“This book is unique and gives a powerful rendition of the state of the Humanities in Africa (with Ghana as a case in point). It grapples with some of the pertinent issues dogging the Humanities in Africa. It comments on the Humanities scholarship in Africa, and subtly throws a challenge for future scholarship. It draws on African traditions, communal heritage, and governance in discussing the role and place of the Humanities in Africa. It also brings into the analysis the ever-changing imperatives and modernity in re-configuring African Humanities.” – Mark Benge Okot, Head of Department, Literature, Makerere University, Uganda

    “Beyond the Political Spider’ effectively draws, in a unique fashion, from literature, history, linguistics and other cognate disciplines in the African Humanities.” – Sati Umaru Fwatshak, Department of History, University of Jos, Nigeria

  • Art and the Power of Goodness: A Collection of John Agyekum Kufuor (Hardcover)

    **Available from 16 June 2021

    FOREWORD BY GORDON BROWN, Former Prime Minister of the United Kingdom

    There is a strong correlation between art and power and in this book, Ivor Agyeman-Duah, a cultural and literary historian, looks at it from the art collection of the former President of Ghana – John Agyekum Kufuor.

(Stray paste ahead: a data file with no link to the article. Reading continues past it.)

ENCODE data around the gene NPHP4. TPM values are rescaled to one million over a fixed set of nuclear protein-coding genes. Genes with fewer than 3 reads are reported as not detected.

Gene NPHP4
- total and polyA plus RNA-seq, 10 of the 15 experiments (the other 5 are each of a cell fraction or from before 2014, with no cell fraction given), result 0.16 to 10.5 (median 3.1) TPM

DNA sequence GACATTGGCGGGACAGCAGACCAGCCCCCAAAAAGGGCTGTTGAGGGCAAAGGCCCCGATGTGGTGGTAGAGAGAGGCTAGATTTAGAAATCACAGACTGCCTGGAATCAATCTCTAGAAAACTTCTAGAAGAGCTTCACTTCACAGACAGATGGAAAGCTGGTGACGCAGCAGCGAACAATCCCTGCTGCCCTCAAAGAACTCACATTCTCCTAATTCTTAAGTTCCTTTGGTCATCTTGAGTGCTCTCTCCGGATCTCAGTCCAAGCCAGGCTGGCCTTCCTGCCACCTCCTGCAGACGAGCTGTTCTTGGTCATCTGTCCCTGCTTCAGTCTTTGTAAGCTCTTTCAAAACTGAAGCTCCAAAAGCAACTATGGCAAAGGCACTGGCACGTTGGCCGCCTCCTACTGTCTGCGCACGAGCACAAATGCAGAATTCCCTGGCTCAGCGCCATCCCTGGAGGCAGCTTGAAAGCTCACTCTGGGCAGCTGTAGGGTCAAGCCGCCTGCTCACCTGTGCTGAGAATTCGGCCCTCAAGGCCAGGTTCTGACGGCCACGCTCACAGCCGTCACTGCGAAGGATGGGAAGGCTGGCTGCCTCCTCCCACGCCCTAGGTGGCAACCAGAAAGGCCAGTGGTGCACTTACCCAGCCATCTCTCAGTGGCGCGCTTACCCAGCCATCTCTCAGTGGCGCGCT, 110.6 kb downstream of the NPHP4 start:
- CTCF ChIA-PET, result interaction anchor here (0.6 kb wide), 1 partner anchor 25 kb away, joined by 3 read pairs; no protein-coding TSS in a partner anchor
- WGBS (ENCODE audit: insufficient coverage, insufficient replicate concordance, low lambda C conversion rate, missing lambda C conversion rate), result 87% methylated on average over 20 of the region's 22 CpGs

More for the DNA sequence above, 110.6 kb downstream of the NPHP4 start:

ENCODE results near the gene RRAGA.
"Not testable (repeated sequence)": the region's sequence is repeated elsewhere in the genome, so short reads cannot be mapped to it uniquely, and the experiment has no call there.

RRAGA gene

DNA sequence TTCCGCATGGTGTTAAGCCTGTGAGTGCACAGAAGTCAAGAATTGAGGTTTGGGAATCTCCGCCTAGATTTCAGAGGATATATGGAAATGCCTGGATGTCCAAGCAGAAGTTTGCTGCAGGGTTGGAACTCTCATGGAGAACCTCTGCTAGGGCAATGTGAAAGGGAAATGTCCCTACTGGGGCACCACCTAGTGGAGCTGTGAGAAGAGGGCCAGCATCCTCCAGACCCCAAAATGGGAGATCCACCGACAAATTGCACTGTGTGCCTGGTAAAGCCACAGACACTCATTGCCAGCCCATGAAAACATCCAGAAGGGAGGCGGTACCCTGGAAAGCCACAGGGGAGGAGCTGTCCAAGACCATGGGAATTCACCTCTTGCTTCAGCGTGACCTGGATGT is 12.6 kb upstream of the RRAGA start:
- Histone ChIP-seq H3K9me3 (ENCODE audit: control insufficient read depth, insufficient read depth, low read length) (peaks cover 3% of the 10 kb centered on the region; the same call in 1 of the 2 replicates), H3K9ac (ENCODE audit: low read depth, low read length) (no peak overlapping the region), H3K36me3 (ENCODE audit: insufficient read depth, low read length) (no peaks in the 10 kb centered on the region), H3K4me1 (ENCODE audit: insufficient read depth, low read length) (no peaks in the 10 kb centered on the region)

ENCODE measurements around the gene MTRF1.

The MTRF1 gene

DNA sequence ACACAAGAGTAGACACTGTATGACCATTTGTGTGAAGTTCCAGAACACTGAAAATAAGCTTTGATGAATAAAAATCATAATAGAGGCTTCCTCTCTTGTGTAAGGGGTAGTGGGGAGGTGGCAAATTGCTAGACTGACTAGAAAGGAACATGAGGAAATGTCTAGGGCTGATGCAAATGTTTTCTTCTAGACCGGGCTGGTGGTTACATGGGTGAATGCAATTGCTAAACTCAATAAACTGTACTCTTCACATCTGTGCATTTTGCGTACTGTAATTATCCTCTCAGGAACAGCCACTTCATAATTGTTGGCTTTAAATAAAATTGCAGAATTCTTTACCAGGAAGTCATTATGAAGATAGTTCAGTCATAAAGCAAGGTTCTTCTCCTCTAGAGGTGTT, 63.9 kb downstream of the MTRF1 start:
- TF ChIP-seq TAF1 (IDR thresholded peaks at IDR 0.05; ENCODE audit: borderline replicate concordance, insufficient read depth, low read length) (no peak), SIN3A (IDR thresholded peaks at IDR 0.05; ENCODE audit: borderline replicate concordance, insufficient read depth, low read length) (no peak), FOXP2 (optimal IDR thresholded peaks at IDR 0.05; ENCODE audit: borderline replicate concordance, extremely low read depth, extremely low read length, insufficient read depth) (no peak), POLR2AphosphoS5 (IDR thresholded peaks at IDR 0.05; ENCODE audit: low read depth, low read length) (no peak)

From a matrilineal household in Kumasi that is connected to the visual and palace art in the ancient imperial Kingdom of Ashanti, Kufuor travelled the world from Oxford into the pantheon of great personages and power. Along the way, whether in villages in Ethiopia or among the Maasai in Kenya, across the Maghreb into Morocco, infatuation with the Persia classical period, Ottoman or Asia Minor’s remains of modern day Turkey, northern Lebanon and parts of Greater Asia, some of these acquisitions came by way of gifts and purchases.

    They reflect family life and belief, ancient trade relations and routes as well as patterns of contemporary geo-politics. It could be through Benin bronze sculpture with facial stratifications or of metal smelted Malian Islamic crusaders on horseback or a herdsman from a Sahel water well.

    These works, seventy of which form the basis of this book with few external ones, include resistance art in the fashion of the ‘empire fights back’ against British West African colonial conflict engagements and resultant Independence.

  • Special Book Launch Set: Autographed Hardcover of From Achinakrom to Pro-Vice Chancellor (plus paperback and Emancipation book)